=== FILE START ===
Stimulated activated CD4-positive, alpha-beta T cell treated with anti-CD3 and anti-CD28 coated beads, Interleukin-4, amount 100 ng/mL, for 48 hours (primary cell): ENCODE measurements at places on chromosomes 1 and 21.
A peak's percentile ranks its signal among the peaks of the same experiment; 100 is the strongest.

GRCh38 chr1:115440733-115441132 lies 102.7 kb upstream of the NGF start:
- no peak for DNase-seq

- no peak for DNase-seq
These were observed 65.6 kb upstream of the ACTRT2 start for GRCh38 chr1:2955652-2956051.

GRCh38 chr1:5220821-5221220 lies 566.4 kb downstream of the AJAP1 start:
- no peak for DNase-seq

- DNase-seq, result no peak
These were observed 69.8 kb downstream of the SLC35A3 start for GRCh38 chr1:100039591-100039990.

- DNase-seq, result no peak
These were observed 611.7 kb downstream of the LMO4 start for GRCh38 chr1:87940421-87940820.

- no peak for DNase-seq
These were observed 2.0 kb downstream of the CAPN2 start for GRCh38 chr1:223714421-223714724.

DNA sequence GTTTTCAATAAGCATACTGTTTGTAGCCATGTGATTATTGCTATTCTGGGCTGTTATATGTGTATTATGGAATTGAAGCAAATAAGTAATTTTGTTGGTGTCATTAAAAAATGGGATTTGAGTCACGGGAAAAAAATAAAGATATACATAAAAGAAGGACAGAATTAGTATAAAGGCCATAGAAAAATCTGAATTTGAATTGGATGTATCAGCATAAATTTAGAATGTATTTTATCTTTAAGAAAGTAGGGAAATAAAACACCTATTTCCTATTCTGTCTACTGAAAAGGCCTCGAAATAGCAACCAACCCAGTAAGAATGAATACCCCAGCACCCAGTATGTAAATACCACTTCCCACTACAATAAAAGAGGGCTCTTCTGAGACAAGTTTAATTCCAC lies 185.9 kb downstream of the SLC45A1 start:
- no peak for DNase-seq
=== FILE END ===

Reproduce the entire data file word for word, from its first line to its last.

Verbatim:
Stimulated activated CD4-positive, alpha-beta T cell treated with anti-CD3 and anti-CD28 coated beads, Interleukin-4, amount 100 ng/mL, for 48 hours (primary cell): ENCODE measurements at places on chromosomes 1 and 21.
A peak's percentile ranks its signal among the peaks of the same experiment; 100 is the strongest.

GRCh38 chr1:115440733-115441132 lies 102.7 kb upstream of the NGF start:
- no peak for DNase-seq

- no peak for DNase-seq
These were observed 65.6 kb upstream of the ACTRT2 start for GRCh38 chr1:2955652-2956051.

GRCh38 chr1:5220821-5221220 lies 566.4 kb downstream of the AJAP1 start:
- no peak for DNase-seq

- DNase-seq, result no peak
These were observed 69.8 kb downstream of the SLC35A3 start for GRCh38 chr1:100039591-100039990.

- DNase-seq, result no peak
These were observed 611.7 kb downstream of the LMO4 start for GRCh38 chr1:87940421-87940820.

- no peak for DNase-seq
These were observed 2.0 kb downstream of the CAPN2 start for GRCh38 chr1:223714421-223714724.

DNA sequence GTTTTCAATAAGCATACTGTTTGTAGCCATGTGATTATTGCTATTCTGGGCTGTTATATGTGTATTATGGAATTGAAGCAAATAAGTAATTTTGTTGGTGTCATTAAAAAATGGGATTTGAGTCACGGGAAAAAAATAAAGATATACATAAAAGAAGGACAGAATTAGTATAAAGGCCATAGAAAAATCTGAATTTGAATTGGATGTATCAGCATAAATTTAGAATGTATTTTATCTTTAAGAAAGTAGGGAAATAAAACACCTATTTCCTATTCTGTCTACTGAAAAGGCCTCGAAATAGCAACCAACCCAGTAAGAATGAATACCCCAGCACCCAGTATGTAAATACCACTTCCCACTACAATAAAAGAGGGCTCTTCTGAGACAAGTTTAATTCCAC lies 185.9 kb downstream of the SLC45A1 start:
- no peak for DNase-seq